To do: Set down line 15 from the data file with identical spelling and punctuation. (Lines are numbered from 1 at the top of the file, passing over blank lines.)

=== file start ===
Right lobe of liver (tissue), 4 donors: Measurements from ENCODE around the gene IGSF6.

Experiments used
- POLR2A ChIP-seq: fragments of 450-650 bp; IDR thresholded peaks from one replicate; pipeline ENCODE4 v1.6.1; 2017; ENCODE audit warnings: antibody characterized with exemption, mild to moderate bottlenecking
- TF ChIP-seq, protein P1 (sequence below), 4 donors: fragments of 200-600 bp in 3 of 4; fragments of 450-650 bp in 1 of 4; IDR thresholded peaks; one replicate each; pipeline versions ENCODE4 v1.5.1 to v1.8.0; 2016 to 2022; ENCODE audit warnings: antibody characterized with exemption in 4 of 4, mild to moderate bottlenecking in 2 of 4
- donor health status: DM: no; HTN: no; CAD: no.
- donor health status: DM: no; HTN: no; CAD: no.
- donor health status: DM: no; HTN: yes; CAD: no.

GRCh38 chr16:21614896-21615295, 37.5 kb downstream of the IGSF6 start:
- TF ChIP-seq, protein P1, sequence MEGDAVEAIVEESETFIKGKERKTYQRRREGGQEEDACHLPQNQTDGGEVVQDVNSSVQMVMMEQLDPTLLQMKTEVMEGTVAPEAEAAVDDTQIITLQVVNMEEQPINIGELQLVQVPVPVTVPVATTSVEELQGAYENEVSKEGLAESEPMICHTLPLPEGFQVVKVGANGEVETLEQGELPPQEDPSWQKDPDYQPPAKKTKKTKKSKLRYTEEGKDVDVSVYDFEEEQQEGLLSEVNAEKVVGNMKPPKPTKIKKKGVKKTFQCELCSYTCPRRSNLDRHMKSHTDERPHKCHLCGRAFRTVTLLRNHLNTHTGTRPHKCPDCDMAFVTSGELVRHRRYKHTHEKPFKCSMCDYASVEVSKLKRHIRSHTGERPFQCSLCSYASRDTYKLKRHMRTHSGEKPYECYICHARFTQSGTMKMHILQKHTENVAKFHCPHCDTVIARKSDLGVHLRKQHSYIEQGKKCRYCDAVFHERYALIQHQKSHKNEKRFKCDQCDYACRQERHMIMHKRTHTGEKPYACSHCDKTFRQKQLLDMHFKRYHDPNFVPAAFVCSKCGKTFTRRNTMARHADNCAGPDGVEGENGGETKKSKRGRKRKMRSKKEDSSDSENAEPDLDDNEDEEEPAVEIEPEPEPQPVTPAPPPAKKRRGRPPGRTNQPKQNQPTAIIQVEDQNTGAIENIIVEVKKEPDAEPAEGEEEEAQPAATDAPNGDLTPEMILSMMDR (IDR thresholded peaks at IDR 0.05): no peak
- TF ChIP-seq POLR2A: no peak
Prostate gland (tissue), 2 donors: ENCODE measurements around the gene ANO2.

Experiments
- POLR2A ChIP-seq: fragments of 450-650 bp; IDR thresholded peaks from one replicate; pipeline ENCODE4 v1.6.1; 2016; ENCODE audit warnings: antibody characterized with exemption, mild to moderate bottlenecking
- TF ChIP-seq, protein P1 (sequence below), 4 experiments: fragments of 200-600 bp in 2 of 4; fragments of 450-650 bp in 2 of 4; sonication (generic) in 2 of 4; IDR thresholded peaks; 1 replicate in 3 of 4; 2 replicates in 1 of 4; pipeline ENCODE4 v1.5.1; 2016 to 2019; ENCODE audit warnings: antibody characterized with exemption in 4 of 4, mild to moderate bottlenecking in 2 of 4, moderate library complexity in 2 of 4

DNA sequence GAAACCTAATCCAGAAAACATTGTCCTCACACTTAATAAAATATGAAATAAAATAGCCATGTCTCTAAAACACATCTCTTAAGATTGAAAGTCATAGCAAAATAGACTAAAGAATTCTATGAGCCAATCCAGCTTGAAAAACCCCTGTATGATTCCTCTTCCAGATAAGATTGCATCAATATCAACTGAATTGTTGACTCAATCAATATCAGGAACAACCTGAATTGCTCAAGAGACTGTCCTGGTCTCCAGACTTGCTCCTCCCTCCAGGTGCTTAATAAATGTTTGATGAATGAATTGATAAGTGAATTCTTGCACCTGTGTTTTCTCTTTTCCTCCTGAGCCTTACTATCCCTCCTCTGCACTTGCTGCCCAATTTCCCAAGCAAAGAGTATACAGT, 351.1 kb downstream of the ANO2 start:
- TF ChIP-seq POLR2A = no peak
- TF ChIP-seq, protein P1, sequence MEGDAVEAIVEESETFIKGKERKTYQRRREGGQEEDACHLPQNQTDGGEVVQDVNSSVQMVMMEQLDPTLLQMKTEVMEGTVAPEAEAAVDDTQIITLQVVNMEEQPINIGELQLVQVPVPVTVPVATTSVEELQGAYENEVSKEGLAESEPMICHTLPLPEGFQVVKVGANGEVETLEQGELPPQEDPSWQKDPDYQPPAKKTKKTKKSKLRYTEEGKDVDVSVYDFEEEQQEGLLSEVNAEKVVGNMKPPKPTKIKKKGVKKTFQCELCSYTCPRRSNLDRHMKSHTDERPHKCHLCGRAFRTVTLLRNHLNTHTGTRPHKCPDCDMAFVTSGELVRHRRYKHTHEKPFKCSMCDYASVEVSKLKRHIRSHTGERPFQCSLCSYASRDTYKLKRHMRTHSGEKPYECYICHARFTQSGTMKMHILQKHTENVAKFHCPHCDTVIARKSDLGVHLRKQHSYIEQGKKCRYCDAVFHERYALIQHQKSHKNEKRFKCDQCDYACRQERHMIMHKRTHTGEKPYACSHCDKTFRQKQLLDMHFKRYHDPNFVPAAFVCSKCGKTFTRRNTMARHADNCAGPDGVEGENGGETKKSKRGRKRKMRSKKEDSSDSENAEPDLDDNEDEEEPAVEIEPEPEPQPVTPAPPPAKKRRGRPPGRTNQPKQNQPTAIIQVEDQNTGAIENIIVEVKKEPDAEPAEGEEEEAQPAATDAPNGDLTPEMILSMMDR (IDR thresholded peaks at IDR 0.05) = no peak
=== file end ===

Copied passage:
DNA sequence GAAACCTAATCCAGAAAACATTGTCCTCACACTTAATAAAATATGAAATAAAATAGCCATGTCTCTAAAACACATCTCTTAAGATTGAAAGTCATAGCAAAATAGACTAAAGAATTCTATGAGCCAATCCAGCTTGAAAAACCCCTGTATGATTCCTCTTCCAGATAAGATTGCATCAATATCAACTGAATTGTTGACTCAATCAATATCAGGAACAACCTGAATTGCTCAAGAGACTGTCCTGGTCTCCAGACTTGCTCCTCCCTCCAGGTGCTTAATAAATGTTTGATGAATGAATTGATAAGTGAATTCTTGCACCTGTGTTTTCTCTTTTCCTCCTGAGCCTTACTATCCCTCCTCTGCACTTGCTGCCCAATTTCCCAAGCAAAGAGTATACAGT, 351.1 kb downstream of the ANO2 start: